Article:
In May 2013, the companies signedsale and purchase agreements to transfer 70% interests in the producing Didon oil field and the Zarat Permit to EnQuest.
Last July, the Didon transaction was completed with the remuneration ($23 million) retained in escrow awaiting a letter of non-objection from the Tunisian authorities. However, the letter has yet to be received.
As the back-stop date of Jan. 31 has now passed the Didon transaction has been reversed. The $23 million held in escrow has been returned to EnQuest and PA Resources is 100% owner of the Didon concession.
As a consequence, the transaction for the Zarat Permit also terminated on Jan. 31.
PAR says the oil price decline means that Didon is currently cash flow negative and the situation will worsen as the wells decline until a campaign of infill drilling can be undertaken. This will require a substantial investment in the field.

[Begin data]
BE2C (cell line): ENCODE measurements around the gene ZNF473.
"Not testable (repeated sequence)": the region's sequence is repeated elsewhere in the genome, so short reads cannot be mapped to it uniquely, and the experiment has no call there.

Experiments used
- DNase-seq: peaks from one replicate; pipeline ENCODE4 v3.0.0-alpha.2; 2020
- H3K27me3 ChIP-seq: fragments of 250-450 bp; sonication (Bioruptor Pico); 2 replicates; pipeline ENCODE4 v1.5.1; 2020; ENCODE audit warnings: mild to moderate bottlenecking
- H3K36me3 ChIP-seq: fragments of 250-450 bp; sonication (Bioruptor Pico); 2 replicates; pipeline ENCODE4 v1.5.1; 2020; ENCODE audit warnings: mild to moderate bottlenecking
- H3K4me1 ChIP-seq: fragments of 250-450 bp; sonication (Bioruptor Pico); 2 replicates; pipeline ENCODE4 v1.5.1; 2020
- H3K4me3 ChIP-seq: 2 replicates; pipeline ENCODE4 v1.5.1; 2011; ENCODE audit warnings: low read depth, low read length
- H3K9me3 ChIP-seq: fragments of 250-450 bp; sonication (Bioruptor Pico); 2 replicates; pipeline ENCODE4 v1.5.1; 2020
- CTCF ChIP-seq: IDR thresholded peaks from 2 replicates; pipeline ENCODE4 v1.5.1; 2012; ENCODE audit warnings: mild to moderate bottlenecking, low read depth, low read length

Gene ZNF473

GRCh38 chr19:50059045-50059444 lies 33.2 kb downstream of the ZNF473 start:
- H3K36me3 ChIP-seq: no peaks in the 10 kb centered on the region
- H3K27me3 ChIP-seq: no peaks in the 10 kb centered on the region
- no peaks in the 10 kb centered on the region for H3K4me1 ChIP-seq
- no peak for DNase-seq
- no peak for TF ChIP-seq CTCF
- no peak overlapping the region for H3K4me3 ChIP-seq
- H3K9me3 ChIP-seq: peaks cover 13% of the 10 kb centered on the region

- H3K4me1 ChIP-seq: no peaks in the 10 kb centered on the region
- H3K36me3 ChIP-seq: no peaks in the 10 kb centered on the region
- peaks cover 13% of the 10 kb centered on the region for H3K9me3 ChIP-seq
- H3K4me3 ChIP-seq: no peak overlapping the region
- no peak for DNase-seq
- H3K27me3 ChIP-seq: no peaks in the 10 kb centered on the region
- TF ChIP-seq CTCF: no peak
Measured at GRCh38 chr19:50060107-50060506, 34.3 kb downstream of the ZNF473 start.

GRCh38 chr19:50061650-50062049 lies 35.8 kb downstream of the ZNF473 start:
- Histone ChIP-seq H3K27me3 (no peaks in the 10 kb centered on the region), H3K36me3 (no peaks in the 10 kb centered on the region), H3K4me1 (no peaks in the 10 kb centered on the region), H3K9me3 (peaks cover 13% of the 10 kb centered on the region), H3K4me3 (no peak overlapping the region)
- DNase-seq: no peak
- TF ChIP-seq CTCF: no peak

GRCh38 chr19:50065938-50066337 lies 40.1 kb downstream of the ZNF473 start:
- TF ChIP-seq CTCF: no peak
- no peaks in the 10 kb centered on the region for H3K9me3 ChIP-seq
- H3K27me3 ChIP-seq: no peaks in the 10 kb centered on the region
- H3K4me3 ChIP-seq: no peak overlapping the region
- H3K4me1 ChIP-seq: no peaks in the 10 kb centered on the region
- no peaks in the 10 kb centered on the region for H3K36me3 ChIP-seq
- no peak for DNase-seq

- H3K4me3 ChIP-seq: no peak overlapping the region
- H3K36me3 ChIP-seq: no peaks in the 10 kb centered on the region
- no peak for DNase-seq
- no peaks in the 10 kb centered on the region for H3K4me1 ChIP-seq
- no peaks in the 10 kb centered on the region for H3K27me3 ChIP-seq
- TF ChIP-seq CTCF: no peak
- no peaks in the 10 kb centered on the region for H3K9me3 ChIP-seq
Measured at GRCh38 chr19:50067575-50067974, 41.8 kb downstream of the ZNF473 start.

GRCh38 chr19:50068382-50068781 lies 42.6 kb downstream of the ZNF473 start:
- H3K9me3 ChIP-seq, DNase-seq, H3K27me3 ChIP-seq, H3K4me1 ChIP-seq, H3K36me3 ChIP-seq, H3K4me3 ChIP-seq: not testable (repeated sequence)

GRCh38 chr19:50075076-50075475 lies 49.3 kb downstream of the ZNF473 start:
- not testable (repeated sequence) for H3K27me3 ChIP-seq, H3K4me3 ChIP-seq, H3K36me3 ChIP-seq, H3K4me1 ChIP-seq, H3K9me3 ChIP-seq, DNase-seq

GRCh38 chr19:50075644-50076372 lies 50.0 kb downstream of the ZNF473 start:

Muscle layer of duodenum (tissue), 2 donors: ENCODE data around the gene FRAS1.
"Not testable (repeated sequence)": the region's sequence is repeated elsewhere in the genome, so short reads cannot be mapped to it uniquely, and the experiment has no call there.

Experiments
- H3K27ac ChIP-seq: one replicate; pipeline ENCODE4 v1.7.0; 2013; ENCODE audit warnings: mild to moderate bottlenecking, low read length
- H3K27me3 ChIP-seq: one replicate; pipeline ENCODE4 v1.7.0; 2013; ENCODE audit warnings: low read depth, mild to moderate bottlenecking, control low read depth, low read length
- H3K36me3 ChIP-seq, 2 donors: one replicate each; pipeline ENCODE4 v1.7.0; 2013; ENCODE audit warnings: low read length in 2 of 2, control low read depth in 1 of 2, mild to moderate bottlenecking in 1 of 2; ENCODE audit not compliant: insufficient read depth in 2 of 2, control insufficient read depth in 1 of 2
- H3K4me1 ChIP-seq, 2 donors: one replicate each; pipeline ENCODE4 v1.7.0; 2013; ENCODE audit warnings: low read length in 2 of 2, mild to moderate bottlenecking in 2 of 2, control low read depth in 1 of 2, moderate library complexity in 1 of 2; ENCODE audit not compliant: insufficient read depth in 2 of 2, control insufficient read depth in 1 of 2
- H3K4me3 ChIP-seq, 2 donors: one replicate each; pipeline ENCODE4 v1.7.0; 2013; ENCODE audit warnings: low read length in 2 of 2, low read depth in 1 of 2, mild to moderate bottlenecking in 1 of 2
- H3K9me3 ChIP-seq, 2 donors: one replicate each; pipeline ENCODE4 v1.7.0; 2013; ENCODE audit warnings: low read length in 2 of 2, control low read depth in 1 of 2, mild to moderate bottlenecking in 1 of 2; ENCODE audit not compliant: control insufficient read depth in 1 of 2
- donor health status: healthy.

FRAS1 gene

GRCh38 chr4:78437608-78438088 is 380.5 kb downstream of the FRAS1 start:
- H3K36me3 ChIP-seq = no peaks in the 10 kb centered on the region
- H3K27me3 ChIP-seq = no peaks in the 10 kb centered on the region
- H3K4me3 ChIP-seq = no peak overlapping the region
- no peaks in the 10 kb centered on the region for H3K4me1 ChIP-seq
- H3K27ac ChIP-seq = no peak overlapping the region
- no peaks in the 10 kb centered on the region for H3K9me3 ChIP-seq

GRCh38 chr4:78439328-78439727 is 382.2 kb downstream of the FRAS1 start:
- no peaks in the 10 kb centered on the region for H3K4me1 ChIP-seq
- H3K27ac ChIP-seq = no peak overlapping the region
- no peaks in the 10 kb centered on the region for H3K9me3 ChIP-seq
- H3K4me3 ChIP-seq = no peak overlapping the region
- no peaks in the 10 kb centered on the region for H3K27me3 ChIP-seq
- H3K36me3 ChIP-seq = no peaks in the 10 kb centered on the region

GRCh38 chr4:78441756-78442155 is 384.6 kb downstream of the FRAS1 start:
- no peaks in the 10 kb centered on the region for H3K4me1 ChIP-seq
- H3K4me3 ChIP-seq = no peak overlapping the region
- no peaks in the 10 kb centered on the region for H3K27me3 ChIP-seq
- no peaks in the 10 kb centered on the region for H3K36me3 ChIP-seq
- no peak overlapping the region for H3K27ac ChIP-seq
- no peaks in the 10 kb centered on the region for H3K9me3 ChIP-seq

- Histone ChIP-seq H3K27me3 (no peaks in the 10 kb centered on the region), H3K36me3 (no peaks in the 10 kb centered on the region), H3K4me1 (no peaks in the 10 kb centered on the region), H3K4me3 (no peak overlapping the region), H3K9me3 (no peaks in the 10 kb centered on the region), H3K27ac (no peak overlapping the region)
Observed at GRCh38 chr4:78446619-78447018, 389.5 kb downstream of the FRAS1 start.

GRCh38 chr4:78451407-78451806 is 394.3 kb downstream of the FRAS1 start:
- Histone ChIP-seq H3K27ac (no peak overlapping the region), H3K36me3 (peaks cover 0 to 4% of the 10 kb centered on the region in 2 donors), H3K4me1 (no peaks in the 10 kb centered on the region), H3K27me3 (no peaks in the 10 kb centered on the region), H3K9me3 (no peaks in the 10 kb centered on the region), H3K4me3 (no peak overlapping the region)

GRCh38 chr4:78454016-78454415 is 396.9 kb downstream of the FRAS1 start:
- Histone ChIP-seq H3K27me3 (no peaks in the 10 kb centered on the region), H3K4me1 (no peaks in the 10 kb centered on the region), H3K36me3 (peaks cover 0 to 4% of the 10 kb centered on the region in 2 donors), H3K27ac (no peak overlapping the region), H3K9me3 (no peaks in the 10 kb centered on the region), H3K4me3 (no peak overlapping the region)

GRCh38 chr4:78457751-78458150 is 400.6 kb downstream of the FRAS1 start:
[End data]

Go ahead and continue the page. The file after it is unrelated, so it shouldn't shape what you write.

The company is examining other options for reducing the negative cash flow, including shutting the field in until oil prices recover.
Zarat is Tunisia’s largest undeveloped hydrocarbon discovery and its development is important to offset the decline of the country’s gas production, PAR points out.
Over the past year PAR has been working with state entity ETAP to develop a plan of development for Zarat that it says meets the country’s gas needs while dealing with the large quantities of carbon dioxide in the gas in an environmentally sustainable manner.
That plan is now largely complete and PAR will continue to progress matters, including reviewing alternative ways of funding the development.